The court further determined that the Privacy Act’s definition of written release (“a release executed by an employee as a condition of employment”) was “further evidence that the legislature did not intend for Privacy Act claims to be presented to the Workers’ Compensation Commission.” By contrast, the defendant argued that the Privacy Act’s one reference to “employee” in the definition of written release did not provide the kind of mandate and clarity to suggest the legislature intended to disregard the Compensation Act’s longstanding exclusive remedy test. If “field preemption” was the true, unspoken basis of the court’s decision, then the court should have engaged in that analysis rather than read limitations into the Compensation Act’s provisions that its plain language simply does not support.
The Court’s Reasoning
The court cited the Workers’ Occupational Diseases Act (WODA) to support its conclusion that the alleged Privacy Act injury was not the “type” of injury the Compensation Act was intended to redress. This presumes the exclusive remedy provisions of the two statutes are the same when they are not. The plain language of WODA, unlike the Compensation Act, expressly limits its exclusive remedy provisions to “any injury to health, disease, or death therefrom.” The plain language of sections 5(a) and 11 of the Compensation Act places no such limiting language on the injury covered by its exclusivity provisions. Sections 5(a) and 11 merely require that the injury be “accidental” and “arise out of” and “in the course of” the employment.
The Court’s Response to Defendant’s Concerns: Damn the Torpedoes, Full Speed Ahead
Amici for the defendant warned this “decision stands to expose employers to potentially devastating class actions that can result in financial ruin.” The defendant added: “when workplace injuries can be cleverly characterized to evade the broad sweep of the exclusivity provisions, the proverbial litigation floodgates will open wide and the robust protections provided to Illinois employers will quickly erode.”
The supreme court responded: “We are cognizant of the substantial consequences the legislature intended as a result of Privacy Act violations … and the difficulty in providing meaningful recourse once a person’s biometric identifiers or biometric information has been compromised.” According to the court, “whether a different balance should be struck” is for “the legislature” and it “is not our role to inject a compromise, but, rather, to interpret the acts as written.”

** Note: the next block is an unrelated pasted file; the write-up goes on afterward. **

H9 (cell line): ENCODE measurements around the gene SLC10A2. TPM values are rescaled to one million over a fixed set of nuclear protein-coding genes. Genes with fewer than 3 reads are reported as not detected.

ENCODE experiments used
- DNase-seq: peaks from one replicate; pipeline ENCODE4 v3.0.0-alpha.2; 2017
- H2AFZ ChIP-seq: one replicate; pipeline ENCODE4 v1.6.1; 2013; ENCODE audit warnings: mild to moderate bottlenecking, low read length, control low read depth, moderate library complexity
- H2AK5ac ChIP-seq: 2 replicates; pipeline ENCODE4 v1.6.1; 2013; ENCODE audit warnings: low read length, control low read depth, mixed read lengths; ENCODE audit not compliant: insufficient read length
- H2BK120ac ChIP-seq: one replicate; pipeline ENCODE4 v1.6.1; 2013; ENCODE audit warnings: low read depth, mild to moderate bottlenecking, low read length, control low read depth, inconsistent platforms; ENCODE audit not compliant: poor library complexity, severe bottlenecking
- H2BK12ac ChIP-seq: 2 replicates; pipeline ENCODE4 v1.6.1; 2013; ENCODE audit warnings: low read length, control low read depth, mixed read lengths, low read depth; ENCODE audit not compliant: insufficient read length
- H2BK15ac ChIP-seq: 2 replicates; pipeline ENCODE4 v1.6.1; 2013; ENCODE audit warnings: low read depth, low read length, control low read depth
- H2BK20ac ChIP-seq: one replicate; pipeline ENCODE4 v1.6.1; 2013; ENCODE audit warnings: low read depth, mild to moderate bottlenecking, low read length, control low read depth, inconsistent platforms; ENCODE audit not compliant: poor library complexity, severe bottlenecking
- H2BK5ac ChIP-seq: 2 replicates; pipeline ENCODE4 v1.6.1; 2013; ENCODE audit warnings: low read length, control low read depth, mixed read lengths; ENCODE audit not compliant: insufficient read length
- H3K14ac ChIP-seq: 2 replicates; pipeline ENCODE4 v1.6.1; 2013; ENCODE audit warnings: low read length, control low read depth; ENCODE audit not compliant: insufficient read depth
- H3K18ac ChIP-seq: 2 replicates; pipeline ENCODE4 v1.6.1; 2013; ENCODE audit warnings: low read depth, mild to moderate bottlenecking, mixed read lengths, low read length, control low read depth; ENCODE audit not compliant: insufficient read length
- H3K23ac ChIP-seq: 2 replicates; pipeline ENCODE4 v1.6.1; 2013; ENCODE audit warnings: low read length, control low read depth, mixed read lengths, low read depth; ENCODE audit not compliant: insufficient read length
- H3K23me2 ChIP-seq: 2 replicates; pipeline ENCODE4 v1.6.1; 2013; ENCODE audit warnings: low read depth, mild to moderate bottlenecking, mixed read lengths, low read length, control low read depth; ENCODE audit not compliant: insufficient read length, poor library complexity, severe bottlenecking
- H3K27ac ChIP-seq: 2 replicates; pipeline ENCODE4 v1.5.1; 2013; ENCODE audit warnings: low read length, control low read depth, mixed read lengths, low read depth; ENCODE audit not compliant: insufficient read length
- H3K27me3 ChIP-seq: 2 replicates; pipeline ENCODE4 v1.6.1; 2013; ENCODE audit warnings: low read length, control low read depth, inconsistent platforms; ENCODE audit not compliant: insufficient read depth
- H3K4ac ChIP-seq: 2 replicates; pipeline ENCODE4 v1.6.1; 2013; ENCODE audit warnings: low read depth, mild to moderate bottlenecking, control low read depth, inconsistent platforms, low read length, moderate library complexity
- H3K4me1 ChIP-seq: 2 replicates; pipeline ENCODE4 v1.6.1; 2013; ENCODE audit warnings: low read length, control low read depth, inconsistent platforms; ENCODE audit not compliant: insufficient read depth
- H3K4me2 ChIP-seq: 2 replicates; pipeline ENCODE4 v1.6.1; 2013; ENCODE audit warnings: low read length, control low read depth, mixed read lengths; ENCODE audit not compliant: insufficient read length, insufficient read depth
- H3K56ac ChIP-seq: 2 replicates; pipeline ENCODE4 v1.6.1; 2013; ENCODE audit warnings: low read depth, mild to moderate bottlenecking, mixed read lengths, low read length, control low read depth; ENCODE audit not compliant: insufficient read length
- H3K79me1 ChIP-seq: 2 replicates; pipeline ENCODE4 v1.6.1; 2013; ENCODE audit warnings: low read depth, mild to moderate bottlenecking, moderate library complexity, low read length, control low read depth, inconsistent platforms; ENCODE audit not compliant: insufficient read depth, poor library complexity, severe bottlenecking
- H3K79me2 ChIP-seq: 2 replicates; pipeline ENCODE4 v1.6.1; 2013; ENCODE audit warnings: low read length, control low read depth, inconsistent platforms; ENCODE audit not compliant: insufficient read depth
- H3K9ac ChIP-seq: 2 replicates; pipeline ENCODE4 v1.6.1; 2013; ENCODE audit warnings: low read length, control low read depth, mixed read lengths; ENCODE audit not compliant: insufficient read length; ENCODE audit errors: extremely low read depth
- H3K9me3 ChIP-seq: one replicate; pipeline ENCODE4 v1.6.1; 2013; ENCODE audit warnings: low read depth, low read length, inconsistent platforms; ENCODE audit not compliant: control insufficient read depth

The Concurrence: “Quite Simply, There Is No Injury”
Justice Burke concurred “with the majority that the injury as alleged is not compensable under the Compensation Act” but for a different reason: “because, quite simply, there is no injury.”
McDonald and the putative class have not suffered a physical, emotional, or financial injury. We know this because McDonald amended her complaint to remove any allegation that she suffered mental anguish from the purported violation of the Privacy Act. The operative, amended complaint sought recovery of liquidated damages, not any actual damages.
He pointed out the inconsistency between plaintiff arguing she suffered no physical, emotional or financial injury to evade preemption under the Compensation Act and the court’s prior holding in Rosenbach v. Six Flags Entertainment Corp. “that a technical violation of the Privacy Act is a ‘real and significant’ injury.”
Justice Burke further highlighted the “incongruity” in having the Compensation Act preempt Privacy Act claims that allege “actual injuries” but not technical violations that seek only statutory damages:
Had McDonald persisted in her allegation of mental anguish, the exclusivity provisions of the Compensation Act would have barred her claim. But by denying the existence of an injury, McDonald preserved her cause of action under the Privacy Act. This opportunity for gamesmanship in pleading highlights the incongruity of applying the Compensation Act’s exclusivity provisions to Privacy Act claims that allege actual injuries but not to those that allege technical violations.
Thus, the concurrence offers a basis for dismissal under the Compensation Act if mental anguish (or some other physical or mental injury) is alleged. However, artful pleading could easily avoid this outcome.
A Legislative Call to Action
The concurrence in McDonald highlights the incongruity in allowing multimillion-dollar Privacy Act class actions to proceed when there is no physical, psychological or financial injury. The court says this inherent inconsistency is for the Illinois General Assembly to fix.
Accordingly, should the General Assembly revisit the 2008 Privacy Act, it should address the many holes and problems with the statute, such as:
- Does the statute adversely affect Illinois’s ability to attract new business to the state and penalize companies that currently do business in Illinois?
- Have the robust safeguards already built into biometric technology been reviewed and how can the Privacy Act be revised to factor such safeguards into liability and statutory damages?
- Can the Privacy Act be amended to add a reasonable one-year or two-year statute of limitations to cut off the long tail of liability that currently exists?
- Can these amendments be applied retroactively to prevent crippling liability for companies that do business in Illinois?